Studying Under The Masters 3 is here and we start with Jeanne Oliver learning about Horace Pippin.
Horrace Pippin is a self-taught artist who began creating after he won a newspaper contest prize of crayons and watercolor. He didn't have a lot but he made use of whatever he could get his hands on to create with.
In his late teens he joined the army and served in World War 1. During the war, he was injured and lost the use of his drawing arm. He returned home, married, and had a family but the desire to make art was always with him. He tried different ways of expressing himself but they never took off for him.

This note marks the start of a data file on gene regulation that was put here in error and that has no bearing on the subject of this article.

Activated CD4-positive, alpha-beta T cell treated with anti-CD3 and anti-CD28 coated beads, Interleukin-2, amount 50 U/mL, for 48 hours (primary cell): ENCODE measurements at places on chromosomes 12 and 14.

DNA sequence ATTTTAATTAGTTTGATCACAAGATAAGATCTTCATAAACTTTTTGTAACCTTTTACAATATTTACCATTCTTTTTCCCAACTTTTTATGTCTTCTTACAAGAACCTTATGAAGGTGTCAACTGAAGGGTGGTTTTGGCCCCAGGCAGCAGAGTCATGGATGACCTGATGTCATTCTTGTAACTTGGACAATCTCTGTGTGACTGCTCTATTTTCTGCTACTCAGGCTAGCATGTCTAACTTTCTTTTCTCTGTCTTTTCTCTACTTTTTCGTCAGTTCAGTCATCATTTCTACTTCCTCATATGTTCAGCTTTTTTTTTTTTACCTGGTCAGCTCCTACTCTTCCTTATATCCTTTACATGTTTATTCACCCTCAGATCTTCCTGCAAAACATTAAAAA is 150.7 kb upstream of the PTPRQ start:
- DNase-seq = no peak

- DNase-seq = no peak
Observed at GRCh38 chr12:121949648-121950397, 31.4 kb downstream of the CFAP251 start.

At the age of forty, a hot burning poker caught his eye and he wondered if this could enable him to express the pictures and feelings in his mind. He began to draw images on wood panel by burning them with the hot poker.
After many wood burnt paintings, Pippin decided to try oils by using his good arm to lift and guide his injured drawing arm. It took him three years to finish his first oil painting.
- Pippin was known as a folk artist because of his use of bright colors, flat shapes, and simple lines.
- He didn't use shading or perspective.
- His art was considering primitive.
What I learned:
- Horrace Pippin didn't give up. Art was in him and he was always on the lookout of how to use it no matter his circumstances.
- Primitive doesn't mean easy or simple. It's a lot easier, for me,to have lines sketched out first.
For my inspired by Pippin, I chose to keep it simple, and use crayons like he began with,to do a portrait of a painter.